It looks like I was on the right track. The Globe today has an article about housing prices falling across the region. This is tough for people that are selling now, or bought recently and want to move in the next few years, but it had to happen sometime.


Waltham Police Deapartment website

I didn't know the Waltham police had such an extensive website. On it, there are sections on terrorism, domestic violence, outstanding warrants, photos of wanted criminals, and more. A good place to start is the FAQ.

Today's News-Tribune also has an article on Waltham's most wanted.


Disputes with neighbors

The online version of the News-Tribune has an article about ridiculous disputes between neighbors, in Waltham and elsewhere in eastern Mass. Reporter Peter Reuell points to cases involving neighbors who argue about where trash should be put, mowing the lawn, and even the location of a rock across a property line. A particularly icky case in Marlborough: some guy living in someone else's basement without a toilet would dump a bucket in the backyard every morning, which alerted neighbors to the problem. When town officials looked into the matter,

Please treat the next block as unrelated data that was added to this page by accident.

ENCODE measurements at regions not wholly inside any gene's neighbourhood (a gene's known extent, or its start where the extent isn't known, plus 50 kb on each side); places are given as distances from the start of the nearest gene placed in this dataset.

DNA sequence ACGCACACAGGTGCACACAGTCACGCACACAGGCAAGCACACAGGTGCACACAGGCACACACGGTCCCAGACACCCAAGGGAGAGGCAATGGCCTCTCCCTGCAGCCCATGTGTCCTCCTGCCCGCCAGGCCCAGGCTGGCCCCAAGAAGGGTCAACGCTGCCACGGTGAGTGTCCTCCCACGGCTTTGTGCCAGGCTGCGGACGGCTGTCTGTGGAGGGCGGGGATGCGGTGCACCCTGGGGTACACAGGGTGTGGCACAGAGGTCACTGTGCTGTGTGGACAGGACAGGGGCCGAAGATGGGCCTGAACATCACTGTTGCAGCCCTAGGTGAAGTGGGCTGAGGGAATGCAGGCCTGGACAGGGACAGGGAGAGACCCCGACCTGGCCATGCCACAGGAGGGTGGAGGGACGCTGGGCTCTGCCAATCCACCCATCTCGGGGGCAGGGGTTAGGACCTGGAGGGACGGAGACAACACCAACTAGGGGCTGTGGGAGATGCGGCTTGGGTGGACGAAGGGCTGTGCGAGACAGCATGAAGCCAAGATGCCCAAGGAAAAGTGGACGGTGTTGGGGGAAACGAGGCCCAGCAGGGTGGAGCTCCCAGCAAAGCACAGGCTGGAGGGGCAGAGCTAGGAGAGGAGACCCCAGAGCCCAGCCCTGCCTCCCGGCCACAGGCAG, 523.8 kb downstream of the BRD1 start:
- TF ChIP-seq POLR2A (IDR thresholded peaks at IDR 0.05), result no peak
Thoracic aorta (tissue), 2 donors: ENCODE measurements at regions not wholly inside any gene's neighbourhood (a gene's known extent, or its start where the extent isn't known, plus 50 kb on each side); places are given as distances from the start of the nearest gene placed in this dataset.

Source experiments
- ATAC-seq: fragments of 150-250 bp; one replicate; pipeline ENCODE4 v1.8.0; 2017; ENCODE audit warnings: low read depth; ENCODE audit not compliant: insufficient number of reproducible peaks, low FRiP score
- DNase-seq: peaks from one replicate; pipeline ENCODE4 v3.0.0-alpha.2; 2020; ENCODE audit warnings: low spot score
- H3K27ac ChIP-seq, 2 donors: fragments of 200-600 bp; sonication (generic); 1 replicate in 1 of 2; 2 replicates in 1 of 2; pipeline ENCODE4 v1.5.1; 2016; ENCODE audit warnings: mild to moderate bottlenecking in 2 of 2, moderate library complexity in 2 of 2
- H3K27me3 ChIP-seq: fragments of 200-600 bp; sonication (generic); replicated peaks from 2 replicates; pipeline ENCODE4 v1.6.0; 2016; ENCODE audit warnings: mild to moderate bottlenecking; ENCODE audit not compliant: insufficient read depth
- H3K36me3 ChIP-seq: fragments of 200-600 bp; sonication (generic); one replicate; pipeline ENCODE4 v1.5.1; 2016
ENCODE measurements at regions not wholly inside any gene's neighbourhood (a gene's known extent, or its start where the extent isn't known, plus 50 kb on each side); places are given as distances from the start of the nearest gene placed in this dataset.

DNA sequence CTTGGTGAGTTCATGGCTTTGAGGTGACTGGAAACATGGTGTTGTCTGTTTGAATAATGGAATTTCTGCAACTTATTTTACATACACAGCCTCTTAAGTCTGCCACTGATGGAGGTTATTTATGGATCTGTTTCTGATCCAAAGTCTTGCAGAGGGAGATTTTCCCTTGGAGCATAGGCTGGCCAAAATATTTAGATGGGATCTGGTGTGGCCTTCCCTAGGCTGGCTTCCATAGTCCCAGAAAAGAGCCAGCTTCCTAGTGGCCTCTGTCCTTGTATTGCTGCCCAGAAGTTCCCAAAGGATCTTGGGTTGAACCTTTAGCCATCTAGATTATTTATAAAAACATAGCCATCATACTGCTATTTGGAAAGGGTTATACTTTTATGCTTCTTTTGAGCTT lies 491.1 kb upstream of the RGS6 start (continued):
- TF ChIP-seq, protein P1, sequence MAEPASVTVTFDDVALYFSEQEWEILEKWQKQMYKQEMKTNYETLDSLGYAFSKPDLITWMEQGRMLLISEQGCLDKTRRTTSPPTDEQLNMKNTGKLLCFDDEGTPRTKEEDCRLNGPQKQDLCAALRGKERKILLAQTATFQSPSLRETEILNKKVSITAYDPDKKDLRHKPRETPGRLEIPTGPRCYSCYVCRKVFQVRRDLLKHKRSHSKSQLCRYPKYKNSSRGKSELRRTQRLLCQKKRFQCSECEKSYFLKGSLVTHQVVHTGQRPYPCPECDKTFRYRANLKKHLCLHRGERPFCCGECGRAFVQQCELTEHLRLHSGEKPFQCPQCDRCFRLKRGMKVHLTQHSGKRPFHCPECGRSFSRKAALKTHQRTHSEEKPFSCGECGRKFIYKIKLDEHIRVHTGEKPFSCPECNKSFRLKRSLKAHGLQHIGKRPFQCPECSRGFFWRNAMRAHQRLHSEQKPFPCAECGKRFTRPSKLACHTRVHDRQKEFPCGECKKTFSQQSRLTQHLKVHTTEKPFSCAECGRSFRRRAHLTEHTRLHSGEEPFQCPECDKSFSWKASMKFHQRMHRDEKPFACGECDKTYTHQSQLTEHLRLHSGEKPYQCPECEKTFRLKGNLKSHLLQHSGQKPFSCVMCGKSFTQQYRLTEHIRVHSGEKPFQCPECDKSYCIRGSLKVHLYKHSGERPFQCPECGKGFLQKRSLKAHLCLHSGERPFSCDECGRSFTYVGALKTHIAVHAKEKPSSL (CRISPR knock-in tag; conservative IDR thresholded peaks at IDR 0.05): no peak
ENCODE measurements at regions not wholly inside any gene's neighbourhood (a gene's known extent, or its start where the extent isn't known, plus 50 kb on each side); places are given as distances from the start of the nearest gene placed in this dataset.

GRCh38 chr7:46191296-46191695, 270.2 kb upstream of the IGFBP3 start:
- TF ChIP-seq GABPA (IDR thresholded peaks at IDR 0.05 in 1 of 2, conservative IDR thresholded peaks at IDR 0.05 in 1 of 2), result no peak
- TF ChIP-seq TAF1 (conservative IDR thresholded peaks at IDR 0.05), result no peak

"... An investigation confirmed the man had been sleeping on a mattress on the floor and was using a space heater, which was set up mere feet from a propane grill he had been using to cook on, and a lawnmower filled with gasoline."
For some reason Reuell says "sky-high property values" are one of the root causes of neighborhood disputes, but doesn't give a single example of how this issue creates disputes, much less an example. In my opinion, regardless of whether houses are expensive, people still care when neighbors don't take care of their property, or have tenants living in illegal setups. It can lower neighboring property values, and that's a legitimate concern if you try to sell your house in a hot housing market, or one in which houses are relatively inexepensive.


Gunshot on River Street

I was flabbergasted to see this item in the Newton Tab police blotter: